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Xenomics Announces Issuance of a European Patent That Covers Use of Transrenal Nucleic Acid Technology for Prenatal Diagnostics


Monday, July 30, 2007

New York, NY -- Xenomics, Inc. (the "Company") (Pink Sheets: XNOM - News; FWB: XE7) a developer of next-generation medical DNA diagnostic technologies, announced today issuance of its first European patent "Methods for detection of nucleic acid sequences in urine", EP 1634966 A2 that covers use of its proprietary transrenal nucleic acid technology in the area of prenatal diagnostics and genetic testing.

Transrenal nucleic acids are fragments of DNA and RNA from cells dying throughout the body that cross the kidney barrier from blood to urine and can be used for genetic analysis. Early gender detection will be the first application of transrenal DNA (Tr-DNA) technology for prenatal diagnostics. Using a new proprietary method for isolation of Tr-DNA, Xenomics' scientists successfully detected sequences of a single copy Y chromosome-specific SRY gene in urine of women pregnant with male fetuses from the 6th week of pregnancy. The test is developed for pregnancies with a risk of gender-linked diseases such as hemophilia, Fragile X syndrome and others. At the same time the gender detection test can have much broader applications. Successful early detection of a single copy gene that originates from the fetus in the urine of pregnant women indicates that other prenatal tests, e.g. detection of Rh incompatibility, which can cause severe anemia in a newborn baby, and many others can be developed using the same approach.

"We are glad that issuance of our first European patent in addition to our strong US patent portfolio coincides with significant progress in the development of our technology," commented Samuil Umansky CSO of Xenomics. "Since use of Tr-DNA for molecular diagnostics is a platform technology, success in one area based on significant improvements of Tr-DNA isolation and detection methodologies will accelerate test development in other fields including oncology, infectious diseases, and transplantation."

About Xenomics, Inc.

Xenomics is a molecular diagnostics company that focuses on the development of DNA-based tests using Transrenal DNA (Tr-DNA). Xenomics' patented technology uses safe and simple urine collection and can be applied to a broad range of applications, including prenatal testing, tumor detection and monitoring, tissue transplantation, infectious disease detection, genetic testing for forensic identity determination, drug development, and research to counter bioterrorism. Scientists from Xenomics were the first to report that fragments of DNA from normal cell death cross the kidney barrier and can be detected in urine. The Company believes that its technology will open significant new markets in the molecular diagnostics field. Xenomics has three issued U.S. patents covering different applications of the technology for molecular diagnostics and genetic testing and a European patent for the Company's prenatal testing applications, and numerous pending patent applications. For more investor-specific information, including daily and historical Company stock quote data, recent news releases and an Investor Fact Sheet, please visit http://www.xenomics.com. Xenomics is also listed on the Frankfurt Stock Exchange under the symbol XE7.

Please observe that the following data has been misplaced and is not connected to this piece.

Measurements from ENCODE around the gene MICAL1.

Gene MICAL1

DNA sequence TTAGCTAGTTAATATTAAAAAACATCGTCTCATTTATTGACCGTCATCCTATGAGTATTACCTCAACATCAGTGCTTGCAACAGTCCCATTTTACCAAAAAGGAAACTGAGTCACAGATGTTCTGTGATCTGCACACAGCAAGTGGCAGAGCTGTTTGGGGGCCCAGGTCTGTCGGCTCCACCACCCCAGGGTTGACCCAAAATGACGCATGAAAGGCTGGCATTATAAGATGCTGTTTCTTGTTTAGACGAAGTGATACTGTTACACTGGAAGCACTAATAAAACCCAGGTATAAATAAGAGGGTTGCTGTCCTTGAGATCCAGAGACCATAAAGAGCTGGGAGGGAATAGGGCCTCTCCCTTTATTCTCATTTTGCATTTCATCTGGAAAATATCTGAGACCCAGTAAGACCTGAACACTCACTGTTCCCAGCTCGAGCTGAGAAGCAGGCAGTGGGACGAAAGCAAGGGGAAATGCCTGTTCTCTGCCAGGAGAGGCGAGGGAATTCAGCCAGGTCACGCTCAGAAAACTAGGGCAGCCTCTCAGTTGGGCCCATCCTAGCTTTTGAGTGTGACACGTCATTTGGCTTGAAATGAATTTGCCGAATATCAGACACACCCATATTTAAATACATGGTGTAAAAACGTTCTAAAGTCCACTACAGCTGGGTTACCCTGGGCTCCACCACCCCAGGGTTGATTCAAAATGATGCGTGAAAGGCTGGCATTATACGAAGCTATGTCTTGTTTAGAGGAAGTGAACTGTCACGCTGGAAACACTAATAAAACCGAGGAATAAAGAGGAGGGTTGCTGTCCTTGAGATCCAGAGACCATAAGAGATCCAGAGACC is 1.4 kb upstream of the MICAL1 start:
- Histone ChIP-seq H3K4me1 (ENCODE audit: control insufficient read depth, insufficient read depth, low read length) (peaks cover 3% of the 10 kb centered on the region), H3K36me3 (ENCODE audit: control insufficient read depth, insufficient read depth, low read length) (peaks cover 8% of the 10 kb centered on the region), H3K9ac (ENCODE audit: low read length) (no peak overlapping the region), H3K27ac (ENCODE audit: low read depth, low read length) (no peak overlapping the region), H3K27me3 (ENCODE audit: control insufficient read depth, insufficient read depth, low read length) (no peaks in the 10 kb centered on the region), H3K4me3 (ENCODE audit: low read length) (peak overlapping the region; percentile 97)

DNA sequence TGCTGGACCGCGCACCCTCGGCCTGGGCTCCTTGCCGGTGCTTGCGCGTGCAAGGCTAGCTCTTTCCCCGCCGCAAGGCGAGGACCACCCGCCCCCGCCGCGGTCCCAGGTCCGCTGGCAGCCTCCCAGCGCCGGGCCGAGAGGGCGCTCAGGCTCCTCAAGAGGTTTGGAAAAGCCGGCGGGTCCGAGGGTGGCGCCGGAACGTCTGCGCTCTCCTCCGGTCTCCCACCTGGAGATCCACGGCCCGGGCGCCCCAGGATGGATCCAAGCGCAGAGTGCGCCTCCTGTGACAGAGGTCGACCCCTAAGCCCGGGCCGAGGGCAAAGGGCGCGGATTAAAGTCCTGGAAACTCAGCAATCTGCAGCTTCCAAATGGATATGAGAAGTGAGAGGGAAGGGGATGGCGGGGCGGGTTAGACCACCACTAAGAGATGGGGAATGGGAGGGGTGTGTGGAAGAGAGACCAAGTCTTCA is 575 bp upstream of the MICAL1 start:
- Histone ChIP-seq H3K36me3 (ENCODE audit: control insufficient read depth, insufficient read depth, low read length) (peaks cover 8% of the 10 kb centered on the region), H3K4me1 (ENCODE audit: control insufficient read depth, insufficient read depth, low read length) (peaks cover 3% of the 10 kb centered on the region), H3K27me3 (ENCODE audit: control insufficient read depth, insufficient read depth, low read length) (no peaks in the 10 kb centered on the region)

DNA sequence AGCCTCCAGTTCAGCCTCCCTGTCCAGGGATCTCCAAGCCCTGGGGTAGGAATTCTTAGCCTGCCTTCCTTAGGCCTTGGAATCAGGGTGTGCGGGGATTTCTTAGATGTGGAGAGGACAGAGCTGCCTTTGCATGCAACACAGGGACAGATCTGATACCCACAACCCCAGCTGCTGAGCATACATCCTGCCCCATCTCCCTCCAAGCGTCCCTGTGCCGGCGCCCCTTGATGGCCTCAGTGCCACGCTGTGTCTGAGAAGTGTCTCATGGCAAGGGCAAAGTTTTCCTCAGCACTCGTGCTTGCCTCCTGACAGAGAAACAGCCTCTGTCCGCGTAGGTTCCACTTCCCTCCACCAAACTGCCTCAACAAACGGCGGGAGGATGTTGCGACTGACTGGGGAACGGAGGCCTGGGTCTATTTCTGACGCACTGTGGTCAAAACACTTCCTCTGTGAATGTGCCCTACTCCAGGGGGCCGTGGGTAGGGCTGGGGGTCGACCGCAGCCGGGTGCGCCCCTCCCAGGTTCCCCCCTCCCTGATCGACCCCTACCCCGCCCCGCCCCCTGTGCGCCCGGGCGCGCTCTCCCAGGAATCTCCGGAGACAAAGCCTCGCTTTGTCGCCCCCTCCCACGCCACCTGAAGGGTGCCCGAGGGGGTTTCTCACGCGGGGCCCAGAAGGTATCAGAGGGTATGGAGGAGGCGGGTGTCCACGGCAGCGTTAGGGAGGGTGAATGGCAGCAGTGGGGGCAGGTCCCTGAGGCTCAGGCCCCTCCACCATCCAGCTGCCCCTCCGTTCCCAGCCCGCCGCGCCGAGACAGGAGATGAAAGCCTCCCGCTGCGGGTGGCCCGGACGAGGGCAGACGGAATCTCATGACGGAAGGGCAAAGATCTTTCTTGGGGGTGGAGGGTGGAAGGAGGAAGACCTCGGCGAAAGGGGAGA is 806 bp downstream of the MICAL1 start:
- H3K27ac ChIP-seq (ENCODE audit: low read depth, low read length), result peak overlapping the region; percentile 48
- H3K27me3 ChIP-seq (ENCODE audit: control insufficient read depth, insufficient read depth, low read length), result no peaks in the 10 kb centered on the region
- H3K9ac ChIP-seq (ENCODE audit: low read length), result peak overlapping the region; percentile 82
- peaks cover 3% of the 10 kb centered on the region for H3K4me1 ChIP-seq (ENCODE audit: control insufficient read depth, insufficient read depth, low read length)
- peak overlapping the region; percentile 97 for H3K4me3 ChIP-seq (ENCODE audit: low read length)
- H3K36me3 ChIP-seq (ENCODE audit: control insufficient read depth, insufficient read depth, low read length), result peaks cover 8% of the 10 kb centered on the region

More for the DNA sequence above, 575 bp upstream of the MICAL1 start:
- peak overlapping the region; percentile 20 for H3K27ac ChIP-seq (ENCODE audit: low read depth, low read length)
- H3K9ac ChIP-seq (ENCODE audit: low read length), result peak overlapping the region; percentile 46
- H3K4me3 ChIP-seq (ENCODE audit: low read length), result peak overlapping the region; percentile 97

Forward-Looking Statements

Certain statements made in this press release are forward looking. Such statements are indicated by words such as "expect," "might," "should," "anticipate" and similar words indicating uncertainty in facts and figures. Although Xenomics believes that the expectations reflected in such forward- looking statements are reasonable, it can give no assurance that such expectations reflected in such forward-looking statements will prove to be correct. As discussed in Xenomics' Form 10-KSB as filed with the Securities and Exchange Commission on May 16, 2006 and its other periodic reports, actual results could differ materially from those projected in the forward-looking statements as a result of the following factors, among others: uncertainties associated with product development, the risk that Xenomics will not obtain approval to market its products, the risk that Xenomics' technology will not gain market acceptance, the risks associated with dependence upon key personnel, and the need for additional financing.



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